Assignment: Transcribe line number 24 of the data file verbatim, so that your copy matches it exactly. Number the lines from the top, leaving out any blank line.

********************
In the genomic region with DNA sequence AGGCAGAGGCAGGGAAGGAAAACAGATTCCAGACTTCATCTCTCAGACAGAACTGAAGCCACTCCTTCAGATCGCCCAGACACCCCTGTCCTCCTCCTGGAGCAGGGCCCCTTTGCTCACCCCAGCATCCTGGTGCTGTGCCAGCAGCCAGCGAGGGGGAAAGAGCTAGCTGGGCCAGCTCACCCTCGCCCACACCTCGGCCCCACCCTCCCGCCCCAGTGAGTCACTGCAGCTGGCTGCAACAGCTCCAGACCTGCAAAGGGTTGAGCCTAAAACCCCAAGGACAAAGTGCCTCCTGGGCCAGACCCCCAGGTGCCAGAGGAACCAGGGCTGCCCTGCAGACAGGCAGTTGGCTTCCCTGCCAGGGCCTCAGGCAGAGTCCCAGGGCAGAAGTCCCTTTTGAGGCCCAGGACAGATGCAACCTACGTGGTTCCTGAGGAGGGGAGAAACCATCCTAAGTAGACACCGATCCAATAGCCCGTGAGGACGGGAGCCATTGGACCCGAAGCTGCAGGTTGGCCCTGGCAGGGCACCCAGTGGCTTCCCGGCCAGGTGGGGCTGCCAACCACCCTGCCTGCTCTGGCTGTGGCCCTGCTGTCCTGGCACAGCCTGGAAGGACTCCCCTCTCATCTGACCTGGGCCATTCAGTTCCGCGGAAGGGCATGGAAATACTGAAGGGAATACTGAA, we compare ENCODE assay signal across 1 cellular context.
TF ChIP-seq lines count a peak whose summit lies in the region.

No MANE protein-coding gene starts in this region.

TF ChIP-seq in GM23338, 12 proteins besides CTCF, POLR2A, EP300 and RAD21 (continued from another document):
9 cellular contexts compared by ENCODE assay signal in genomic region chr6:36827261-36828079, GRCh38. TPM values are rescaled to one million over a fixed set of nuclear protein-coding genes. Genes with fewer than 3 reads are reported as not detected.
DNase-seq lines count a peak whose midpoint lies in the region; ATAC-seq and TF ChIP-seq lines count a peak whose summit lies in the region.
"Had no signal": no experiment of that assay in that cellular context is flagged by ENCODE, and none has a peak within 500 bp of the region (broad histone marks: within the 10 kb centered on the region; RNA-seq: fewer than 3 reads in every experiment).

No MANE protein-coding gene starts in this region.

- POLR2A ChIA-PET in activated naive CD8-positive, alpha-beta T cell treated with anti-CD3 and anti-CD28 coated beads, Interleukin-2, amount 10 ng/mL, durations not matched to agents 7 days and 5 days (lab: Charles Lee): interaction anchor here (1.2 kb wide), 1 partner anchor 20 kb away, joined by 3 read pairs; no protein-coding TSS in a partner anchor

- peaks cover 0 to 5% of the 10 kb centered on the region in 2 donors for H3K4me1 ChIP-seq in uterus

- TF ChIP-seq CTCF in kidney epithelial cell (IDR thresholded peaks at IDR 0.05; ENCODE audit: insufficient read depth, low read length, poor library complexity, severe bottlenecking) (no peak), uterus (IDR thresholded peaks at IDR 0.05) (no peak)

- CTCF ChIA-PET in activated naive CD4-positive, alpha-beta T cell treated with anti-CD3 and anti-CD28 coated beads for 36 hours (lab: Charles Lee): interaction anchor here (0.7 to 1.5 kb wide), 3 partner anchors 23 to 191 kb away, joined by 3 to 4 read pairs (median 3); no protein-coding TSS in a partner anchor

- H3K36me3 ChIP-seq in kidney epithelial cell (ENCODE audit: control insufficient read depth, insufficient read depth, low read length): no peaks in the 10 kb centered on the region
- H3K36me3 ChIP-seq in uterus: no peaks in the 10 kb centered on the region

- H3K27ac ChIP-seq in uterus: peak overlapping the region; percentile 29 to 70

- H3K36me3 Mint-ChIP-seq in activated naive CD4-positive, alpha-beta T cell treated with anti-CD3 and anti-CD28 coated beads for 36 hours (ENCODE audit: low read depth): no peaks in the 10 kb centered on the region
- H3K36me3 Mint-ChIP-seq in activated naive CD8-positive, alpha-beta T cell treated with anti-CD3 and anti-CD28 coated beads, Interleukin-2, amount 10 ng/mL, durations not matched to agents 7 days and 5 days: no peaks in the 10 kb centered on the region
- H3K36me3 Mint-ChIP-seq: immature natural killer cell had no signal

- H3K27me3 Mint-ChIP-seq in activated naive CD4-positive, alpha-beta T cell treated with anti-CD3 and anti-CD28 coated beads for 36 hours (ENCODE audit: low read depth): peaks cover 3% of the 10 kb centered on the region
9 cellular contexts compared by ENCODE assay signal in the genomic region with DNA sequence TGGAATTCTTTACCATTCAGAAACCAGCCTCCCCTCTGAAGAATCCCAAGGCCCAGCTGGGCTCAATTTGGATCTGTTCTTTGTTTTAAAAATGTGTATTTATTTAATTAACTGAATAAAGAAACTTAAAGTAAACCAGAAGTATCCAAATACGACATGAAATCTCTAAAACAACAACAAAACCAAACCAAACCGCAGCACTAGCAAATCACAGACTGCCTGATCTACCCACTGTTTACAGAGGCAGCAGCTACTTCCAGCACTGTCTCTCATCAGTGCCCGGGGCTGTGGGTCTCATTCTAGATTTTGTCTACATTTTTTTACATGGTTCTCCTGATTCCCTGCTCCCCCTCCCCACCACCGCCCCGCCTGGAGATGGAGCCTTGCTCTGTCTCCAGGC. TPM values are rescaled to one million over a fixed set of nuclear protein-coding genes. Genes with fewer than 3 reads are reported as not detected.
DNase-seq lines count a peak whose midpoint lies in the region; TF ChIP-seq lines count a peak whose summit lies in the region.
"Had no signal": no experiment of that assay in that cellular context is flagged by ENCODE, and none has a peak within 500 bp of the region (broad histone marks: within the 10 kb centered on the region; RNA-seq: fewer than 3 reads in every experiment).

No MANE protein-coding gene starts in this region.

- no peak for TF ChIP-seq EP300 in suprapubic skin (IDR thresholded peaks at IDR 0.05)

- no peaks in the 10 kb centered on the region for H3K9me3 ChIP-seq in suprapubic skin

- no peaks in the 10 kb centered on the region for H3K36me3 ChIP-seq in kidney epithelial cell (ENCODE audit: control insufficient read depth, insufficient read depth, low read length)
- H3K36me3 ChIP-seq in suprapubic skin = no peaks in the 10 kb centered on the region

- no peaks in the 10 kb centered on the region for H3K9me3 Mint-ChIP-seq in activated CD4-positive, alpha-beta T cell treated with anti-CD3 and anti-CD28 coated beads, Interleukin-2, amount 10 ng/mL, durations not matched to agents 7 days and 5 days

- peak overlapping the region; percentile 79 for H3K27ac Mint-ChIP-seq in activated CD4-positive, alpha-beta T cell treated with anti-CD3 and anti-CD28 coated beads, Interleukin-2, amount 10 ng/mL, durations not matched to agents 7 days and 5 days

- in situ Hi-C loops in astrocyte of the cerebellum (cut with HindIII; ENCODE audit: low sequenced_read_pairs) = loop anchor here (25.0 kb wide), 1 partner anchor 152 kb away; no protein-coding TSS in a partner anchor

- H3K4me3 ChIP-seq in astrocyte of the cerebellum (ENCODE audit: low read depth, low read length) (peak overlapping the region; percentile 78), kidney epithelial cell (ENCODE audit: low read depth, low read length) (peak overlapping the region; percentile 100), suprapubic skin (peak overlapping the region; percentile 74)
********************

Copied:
- no peak for TF ChIP-seq EP300 in suprapubic skin (IDR thresholded peaks at IDR 0.05)